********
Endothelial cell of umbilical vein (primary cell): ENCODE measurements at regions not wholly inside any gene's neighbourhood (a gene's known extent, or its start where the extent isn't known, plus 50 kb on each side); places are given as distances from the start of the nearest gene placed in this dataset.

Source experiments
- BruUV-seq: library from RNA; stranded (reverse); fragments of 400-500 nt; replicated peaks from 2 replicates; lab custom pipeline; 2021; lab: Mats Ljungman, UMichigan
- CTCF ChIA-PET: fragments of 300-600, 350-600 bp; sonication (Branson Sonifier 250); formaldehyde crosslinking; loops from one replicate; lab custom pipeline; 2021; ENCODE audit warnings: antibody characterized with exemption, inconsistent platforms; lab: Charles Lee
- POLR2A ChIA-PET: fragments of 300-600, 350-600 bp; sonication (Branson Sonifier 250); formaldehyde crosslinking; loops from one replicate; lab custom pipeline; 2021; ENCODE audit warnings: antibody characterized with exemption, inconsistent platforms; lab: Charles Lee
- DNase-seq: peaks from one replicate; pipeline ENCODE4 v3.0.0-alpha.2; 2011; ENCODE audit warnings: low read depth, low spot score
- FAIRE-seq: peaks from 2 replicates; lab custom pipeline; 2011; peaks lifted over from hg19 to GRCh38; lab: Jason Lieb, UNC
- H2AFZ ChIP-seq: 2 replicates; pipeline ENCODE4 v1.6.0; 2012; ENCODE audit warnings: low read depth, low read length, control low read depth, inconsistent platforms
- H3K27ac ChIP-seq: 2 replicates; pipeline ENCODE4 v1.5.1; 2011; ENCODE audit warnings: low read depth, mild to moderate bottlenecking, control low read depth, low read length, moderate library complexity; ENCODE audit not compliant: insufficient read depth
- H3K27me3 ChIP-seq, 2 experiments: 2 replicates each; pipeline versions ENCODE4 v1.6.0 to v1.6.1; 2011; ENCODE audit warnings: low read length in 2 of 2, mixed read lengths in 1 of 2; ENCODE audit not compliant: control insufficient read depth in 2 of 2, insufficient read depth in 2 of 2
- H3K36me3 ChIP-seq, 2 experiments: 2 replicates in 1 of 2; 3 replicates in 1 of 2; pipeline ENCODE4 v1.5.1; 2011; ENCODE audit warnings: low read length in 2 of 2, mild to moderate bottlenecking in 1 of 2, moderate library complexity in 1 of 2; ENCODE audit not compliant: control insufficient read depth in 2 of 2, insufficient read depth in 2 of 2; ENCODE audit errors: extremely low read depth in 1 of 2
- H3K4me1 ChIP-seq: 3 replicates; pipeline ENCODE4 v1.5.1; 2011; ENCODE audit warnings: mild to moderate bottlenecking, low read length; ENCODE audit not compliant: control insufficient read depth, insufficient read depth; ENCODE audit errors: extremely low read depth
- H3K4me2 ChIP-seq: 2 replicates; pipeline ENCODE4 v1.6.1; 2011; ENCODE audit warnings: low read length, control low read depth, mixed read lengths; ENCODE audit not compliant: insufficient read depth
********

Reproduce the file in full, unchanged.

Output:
Endothelial cell of umbilical vein (primary cell): ENCODE measurements at regions not wholly inside any gene's neighbourhood (a gene's known extent, or its start where the extent isn't known, plus 50 kb on each side); places are given as distances from the start of the nearest gene placed in this dataset.

Source experiments
- BruUV-seq: library from RNA; stranded (reverse); fragments of 400-500 nt; replicated peaks from 2 replicates; lab custom pipeline; 2021; lab: Mats Ljungman, UMichigan
- CTCF ChIA-PET: fragments of 300-600, 350-600 bp; sonication (Branson Sonifier 250); formaldehyde crosslinking; loops from one replicate; lab custom pipeline; 2021; ENCODE audit warnings: antibody characterized with exemption, inconsistent platforms; lab: Charles Lee
- POLR2A ChIA-PET: fragments of 300-600, 350-600 bp; sonication (Branson Sonifier 250); formaldehyde crosslinking; loops from one replicate; lab custom pipeline; 2021; ENCODE audit warnings: antibody characterized with exemption, inconsistent platforms; lab: Charles Lee
- DNase-seq: peaks from one replicate; pipeline ENCODE4 v3.0.0-alpha.2; 2011; ENCODE audit warnings: low read depth, low spot score
- FAIRE-seq: peaks from 2 replicates; lab custom pipeline; 2011; peaks lifted over from hg19 to GRCh38; lab: Jason Lieb, UNC
- H2AFZ ChIP-seq: 2 replicates; pipeline ENCODE4 v1.6.0; 2012; ENCODE audit warnings: low read depth, low read length, control low read depth, inconsistent platforms
- H3K27ac ChIP-seq: 2 replicates; pipeline ENCODE4 v1.5.1; 2011; ENCODE audit warnings: low read depth, mild to moderate bottlenecking, control low read depth, low read length, moderate library complexity; ENCODE audit not compliant: insufficient read depth
- H3K27me3 ChIP-seq, 2 experiments: 2 replicates each; pipeline versions ENCODE4 v1.6.0 to v1.6.1; 2011; ENCODE audit warnings: low read length in 2 of 2, mixed read lengths in 1 of 2; ENCODE audit not compliant: control insufficient read depth in 2 of 2, insufficient read depth in 2 of 2
- H3K36me3 ChIP-seq, 2 experiments: 2 replicates in 1 of 2; 3 replicates in 1 of 2; pipeline ENCODE4 v1.5.1; 2011; ENCODE audit warnings: low read length in 2 of 2, mild to moderate bottlenecking in 1 of 2, moderate library complexity in 1 of 2; ENCODE audit not compliant: control insufficient read depth in 2 of 2, insufficient read depth in 2 of 2; ENCODE audit errors: extremely low read depth in 1 of 2
- H3K4me1 ChIP-seq: 3 replicates; pipeline ENCODE4 v1.5.1; 2011; ENCODE audit warnings: mild to moderate bottlenecking, low read length; ENCODE audit not compliant: control insufficient read depth, insufficient read depth; ENCODE audit errors: extremely low read depth
- H3K4me2 ChIP-seq: 2 replicates; pipeline ENCODE4 v1.6.1; 2011; ENCODE audit warnings: low read length, control low read depth, mixed read lengths; ENCODE audit not compliant: insufficient read depth